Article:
We are living through an antimicrobial resistance crises that is an under-mitigated, anthropomorphic disaster. The biological basis for resistance is the same everywhere but contextual factors determine whether newly-evolved resistance fizzles out or amplifies and persists. Place is an important determinant of resistance: the resistance crises is amplifying globally but the peculiarities are playing out somewhat differently in developing countries. Here, essential and avoidable antimicrobial use is driven by a higher burden of infectious diseases and lower per-capita access to prescribing health professionals, pharmacists, or testing laboratories required for stewardship. Worse still, pervasive inadequacies in water sanitation and hygiene foster unfettered transmission of evolved resistant strains among humans, animals and the environment. The close-knit interaction that humans in LMICs often have with livestock, even in urban settings, due to open wet markets and unregulated and widespread “backyard” production enables resistant bacteria to easily spread. And because of their higher infectious disease burdens and fewer antimicrobial options, low-resource settings will pay more for resistance.
Key contributors of AMR spread in LMICs include ease of accessibility and misuse of antimicrobials; and poor surveillance of AMR development in human, animal and environmental settings; inadequate sanitation and hygiene conditions; weak infection prevention and control systems; lower AMR awareness as priority areas for intervention . These are mentioned in the WHO Global Action Plan on Antimicrobial Resistance, and the direction from WHO that countries develop their own National Action Plans emphasizes the importance of local input in prioritizing, designing, implementing and evaluating interventions. National Action Plans, in many cases short of implementation funds, rightly aim for a multipronged strategy to address resistance. But which approaches should be prioritized? Many evidence-based resistance containment solutions were devised and evaluated in high-income settings with good regulatory structures. Other AMR case-studies are just emerging. However, in general, for problems requiring a multipronged approach, ranging from malaria control to disease eradication, bottom-up approaches have worked better in low- and middle-income countries. As countries renew their antimicrobial resistance National Action Plans, we propose that a bit more thought and evidence generation needs to go into interventions that can be successfully used in informal economies with limited resources.
A number of antimicrobial resistance interventions rightly focus on selective pressure. Less emphasis is made on the dissemination of resistance, even though it is acknowledged that transmission is rife in developing countries. Here, increased access to safe and clean water, improvements in sanitary conditions, as well as the concomitant reduction in the incidence of infectious diseases in animal and human populations using vaccines and other preventative tools will markedly reduce the spread of AMR and should be priority interventions. All of these inadequately implemented but essential interventions have evidenced potential to reduce the overall infectious disease burden. This in turn would reduce the need to use antimicrobials in the first place, potentially ultimately ratchetting selective pressure downwards, and having a similar effect on burden from ill health and antimicrobial resistance.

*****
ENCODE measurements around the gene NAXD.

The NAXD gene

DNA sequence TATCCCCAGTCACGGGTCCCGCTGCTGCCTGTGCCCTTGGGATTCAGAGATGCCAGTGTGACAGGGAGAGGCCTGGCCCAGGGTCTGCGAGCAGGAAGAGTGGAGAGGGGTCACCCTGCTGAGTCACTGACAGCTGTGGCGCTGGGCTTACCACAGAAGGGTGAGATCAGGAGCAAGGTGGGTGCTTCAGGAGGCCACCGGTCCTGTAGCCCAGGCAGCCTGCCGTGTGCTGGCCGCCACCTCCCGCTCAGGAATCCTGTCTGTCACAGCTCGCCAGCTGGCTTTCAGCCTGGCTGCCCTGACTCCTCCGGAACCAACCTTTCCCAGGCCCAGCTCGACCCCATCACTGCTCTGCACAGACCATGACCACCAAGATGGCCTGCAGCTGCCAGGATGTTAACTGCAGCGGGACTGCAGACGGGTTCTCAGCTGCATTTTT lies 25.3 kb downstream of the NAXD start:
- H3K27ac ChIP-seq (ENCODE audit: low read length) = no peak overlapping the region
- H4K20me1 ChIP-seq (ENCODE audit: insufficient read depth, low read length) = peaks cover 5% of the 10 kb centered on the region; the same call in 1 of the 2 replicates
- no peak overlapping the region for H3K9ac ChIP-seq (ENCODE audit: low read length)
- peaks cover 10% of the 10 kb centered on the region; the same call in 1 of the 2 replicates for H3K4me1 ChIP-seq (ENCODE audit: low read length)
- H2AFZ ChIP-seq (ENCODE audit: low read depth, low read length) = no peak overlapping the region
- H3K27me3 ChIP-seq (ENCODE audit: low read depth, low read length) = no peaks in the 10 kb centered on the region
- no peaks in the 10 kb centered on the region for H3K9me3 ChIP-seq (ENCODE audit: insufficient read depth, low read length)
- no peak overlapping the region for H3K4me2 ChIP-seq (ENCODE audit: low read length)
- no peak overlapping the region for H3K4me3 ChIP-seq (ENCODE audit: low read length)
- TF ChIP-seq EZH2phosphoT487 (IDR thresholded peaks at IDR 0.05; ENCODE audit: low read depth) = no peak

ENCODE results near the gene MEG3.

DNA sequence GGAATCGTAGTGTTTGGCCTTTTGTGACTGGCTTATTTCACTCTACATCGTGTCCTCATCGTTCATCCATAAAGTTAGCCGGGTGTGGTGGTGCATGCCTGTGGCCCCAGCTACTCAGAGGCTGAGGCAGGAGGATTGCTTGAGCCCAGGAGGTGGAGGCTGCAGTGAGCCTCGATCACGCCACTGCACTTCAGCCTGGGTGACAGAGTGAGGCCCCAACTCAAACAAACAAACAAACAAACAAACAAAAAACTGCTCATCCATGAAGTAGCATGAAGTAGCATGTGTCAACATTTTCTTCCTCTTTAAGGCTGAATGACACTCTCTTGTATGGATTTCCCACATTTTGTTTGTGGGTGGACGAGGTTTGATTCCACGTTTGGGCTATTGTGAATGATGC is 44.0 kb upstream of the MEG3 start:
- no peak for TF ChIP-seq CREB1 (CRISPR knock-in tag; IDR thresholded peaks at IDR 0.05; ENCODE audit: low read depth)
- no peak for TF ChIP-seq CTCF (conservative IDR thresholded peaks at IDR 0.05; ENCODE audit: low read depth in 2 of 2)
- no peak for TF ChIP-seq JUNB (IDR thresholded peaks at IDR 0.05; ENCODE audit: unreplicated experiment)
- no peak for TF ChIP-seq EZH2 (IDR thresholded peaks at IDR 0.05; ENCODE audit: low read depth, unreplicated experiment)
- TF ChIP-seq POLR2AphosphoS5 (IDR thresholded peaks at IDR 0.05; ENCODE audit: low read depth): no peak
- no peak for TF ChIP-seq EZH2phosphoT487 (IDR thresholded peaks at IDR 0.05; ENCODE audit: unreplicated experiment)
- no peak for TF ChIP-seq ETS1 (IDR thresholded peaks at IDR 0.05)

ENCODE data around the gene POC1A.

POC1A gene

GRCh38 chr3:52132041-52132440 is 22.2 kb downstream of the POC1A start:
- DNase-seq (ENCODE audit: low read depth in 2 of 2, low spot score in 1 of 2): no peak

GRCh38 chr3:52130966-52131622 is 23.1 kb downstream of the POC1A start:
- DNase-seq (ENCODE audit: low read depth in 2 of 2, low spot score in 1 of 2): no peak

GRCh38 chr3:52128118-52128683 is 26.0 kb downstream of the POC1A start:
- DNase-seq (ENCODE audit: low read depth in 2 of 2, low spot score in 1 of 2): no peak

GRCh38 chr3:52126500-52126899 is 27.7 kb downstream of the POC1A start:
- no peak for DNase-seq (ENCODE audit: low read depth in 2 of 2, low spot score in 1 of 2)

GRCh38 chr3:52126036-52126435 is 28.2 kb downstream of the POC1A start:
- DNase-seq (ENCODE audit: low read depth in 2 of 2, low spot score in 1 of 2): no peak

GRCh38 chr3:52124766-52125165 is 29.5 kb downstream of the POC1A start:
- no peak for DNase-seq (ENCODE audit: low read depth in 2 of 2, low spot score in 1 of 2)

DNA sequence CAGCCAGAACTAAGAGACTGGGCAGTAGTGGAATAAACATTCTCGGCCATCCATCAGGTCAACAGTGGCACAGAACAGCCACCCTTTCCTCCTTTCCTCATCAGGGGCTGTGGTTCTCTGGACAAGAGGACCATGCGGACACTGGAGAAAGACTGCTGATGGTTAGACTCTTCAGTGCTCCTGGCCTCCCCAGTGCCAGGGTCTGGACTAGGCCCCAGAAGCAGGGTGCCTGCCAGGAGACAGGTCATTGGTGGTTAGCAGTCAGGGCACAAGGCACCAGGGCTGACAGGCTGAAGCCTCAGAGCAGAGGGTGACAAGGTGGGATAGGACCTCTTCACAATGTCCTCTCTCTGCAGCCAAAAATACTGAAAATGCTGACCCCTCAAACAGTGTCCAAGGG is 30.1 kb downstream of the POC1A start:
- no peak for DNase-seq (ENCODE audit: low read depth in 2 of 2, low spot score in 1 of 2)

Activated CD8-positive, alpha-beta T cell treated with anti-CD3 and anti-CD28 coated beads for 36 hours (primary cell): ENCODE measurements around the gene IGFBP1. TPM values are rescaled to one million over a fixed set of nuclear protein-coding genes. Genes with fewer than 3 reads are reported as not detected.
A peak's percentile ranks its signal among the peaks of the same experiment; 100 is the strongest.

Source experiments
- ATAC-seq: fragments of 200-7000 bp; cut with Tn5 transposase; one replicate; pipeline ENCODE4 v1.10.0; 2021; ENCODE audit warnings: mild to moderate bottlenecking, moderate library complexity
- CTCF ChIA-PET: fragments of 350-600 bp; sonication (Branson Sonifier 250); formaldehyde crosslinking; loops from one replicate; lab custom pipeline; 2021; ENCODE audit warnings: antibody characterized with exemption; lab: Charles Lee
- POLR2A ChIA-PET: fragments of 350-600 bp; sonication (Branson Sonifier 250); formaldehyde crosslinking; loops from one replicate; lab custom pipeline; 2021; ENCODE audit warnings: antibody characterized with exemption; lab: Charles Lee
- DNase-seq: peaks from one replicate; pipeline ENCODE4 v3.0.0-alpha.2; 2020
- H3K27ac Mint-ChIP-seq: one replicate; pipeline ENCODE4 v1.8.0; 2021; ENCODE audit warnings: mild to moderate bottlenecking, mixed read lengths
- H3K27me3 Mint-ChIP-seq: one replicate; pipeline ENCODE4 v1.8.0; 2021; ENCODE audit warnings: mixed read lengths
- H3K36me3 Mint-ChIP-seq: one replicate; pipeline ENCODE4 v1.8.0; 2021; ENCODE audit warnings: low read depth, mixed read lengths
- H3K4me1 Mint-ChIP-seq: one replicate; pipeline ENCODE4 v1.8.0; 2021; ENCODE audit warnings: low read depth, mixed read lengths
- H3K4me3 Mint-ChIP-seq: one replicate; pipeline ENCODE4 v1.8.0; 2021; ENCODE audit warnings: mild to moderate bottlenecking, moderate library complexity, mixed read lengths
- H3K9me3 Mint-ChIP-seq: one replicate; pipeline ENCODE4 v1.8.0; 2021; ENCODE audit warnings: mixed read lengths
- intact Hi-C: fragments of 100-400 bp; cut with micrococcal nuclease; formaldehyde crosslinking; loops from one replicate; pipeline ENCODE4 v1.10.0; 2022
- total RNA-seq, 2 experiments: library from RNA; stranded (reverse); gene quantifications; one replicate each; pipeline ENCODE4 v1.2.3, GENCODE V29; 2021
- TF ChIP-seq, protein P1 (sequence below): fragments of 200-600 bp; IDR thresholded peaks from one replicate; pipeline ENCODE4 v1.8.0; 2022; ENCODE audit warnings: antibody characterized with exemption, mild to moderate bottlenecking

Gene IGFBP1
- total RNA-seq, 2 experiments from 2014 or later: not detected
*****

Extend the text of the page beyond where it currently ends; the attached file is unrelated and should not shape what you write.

We have the privilege of being part of the tremendous progress that has been made in recent years on antimicrobial resistance surveillance in LMICs. As at January 2021, Sixty-six (n=66) Low and middle-income countries and territories have been enrolled into the Global Antimicrobial Surveillance System (GLASS) by the World Health Organization (WHO) (https://www.who.int/initiatives/glass/country-participation). While surveillance is not yet adequate or representative, we have a better sense of the scale of the problem than ever before. This offers the potential to measure the impact of interventions, including those we suggest in our paper. In addition to the aforementioned more general interventions to control transmission, however, there is also the potential for targeted technological approaches with grassroots deployment potential. More targeted approaches, in turn, require us to understand what is being transmitted via which pathways and how best to block it. Pandemic lineages of many priority organisms have been highlighted but less is known about their epidemiology and ecology in lesser-studied parts of the world and locally circulating successful clones are often unknown to science. Our co-author group worked with other stakeholders to introduce genomics to antimicrobial resistance surveillance in four low- and middle-income countries and we are engaged in other activities aimed at expanding access to these powerful technologies. It was therefore important for us to highlight that using genomic methods to address these questions is now possible as whole genome sequencing costs are falling and templates for starting up genomic surveillance are now in place. We hope that readers will see why genomic methods need to be applied more in LMIC settings.
Reversing the worrying antimicrobial resistance trajectory will require better implementation of existing approaches and technologies, as well as a focused analysis of innovation needs for low resource settings, such as – but not limited to – those we lay out.